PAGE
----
Vagina Steaming Is a Real Thing and We Tried It
I know what you're thinking: Haven't you ever seen a horror movie before? Run! But I got here willingly. A sufferer of immobilizing menstrual cramps (imagine wearing a belt of medieval torture devices), I'd reached a breaking point. Pain relievers and heating pads had become child's play, so I explored another route: vaginal steaming.
Despite what fans like Gwyneth Paltrow report, steaming is less about "cleaning" your vagina and more about treating myriad symptoms—pain, irritation, dryness—and promoting uterine health, according to advocates. How? By warming your pelvic area, thereby increasing blood flow. "We want to get things moving," says Nicole Kruck, a massage therapist who focuses on women's health at the YinOva Center in New York City. What was the worst that could happen—scorched lady parts? (Actually, that sounded bad, so I talked to Raquel Dardik, MD, an ob-gyn at New York University's Joan H. Tisch Center for Women's Health: "There is no physiological reason why it would treat your symptoms, but as long as you don't put steam inside your vagina, or burn anything, there isn't much of a downside.")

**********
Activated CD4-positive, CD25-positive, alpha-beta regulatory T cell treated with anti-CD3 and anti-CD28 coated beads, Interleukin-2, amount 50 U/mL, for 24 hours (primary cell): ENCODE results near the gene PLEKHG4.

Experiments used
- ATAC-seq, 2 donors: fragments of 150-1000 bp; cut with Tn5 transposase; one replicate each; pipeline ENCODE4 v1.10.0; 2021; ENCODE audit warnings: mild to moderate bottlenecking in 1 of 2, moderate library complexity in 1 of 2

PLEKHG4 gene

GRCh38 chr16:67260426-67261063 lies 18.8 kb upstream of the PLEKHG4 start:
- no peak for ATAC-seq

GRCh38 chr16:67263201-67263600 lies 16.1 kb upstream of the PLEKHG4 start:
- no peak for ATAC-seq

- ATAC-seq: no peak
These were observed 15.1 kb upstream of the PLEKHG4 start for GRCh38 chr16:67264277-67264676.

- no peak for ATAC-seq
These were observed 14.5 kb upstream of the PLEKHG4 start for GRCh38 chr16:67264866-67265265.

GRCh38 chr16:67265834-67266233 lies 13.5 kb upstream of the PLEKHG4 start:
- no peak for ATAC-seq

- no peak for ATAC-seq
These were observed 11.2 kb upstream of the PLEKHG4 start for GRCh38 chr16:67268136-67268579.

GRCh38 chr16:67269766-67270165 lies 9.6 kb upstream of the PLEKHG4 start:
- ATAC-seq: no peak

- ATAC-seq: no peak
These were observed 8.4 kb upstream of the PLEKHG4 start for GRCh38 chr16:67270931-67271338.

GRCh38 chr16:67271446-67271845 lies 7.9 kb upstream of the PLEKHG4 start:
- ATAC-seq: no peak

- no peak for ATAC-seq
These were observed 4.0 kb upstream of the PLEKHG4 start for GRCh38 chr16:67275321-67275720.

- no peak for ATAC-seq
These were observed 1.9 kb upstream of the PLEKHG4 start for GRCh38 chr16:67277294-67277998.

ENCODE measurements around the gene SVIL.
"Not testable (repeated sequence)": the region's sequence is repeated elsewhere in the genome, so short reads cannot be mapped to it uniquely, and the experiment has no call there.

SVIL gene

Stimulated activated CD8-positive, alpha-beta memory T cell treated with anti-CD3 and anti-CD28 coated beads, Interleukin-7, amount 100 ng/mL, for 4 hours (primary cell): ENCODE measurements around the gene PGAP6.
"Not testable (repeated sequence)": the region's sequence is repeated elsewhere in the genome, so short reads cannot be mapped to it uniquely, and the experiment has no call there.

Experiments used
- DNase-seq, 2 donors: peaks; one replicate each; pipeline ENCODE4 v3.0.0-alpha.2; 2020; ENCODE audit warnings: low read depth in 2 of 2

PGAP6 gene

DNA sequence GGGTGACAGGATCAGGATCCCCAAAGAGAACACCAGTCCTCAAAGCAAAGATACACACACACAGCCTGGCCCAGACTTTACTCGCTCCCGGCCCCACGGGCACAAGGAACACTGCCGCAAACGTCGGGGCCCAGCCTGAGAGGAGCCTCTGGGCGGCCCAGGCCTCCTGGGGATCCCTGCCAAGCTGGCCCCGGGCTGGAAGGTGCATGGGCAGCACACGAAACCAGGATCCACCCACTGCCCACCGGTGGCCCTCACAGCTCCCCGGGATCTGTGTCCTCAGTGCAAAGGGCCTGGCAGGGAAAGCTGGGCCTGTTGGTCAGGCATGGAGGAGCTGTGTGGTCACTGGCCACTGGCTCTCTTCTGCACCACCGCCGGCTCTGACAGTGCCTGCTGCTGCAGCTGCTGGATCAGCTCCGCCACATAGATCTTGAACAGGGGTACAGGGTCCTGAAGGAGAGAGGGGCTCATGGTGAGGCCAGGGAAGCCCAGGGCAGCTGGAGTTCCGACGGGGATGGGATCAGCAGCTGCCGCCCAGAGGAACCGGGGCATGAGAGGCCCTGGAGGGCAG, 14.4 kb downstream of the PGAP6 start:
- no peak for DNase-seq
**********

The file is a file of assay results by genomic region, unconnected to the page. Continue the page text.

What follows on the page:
My session with Kruck began with a short Arvigo Maya abdominal treatment. She started at my diaphragm as I lay flat, swept her hands toward my navel, and moved them like a rolling pin over my doughy stomach. Next came a do-si-do around my belly button before she began searching—externally—for my uterus, which evidently "hangs low and to the right." (Who knew?) Then it was time for the main event. I stripped off my underwear and "tented" my bottom half. Kruck filled a bowl with a brew of basil, calendula, and mugwort she'd chosen for my condition, then slid it beneath me. I felt waves of warmth around my vagina—no punishing broil, just a gentle stream of humid air. For the next 20 minutes, I was truly relaxed. I even felt a little sexy, aware of how my supersecret garden fit into the grand scheme of my body.
At Kruck's suggestion, I kept steaming in the week leading up to my period. Every other night I boiled a pot of water, added my herbs, and poured the concoction into a metal mixing bowl. Then I placed the bowl inside my (very clean) toilet and sat down. When my monthly flow finally started flowing, it was without fanfare—three hours of discomfort versus 48 of writhing. I popped a few ibuprofen, but went pill-free the following day—a feat I hadn't achieved in at least a decade.
I've had about 180 periods in my life, and every one of them has felt apocalyptic. Will steaming tame them? Not sure. Are the benefits all in my head? Maybe. But knowing that a little heat can go a long way lets me feel powerful—and ready to move forward, full steam ahead.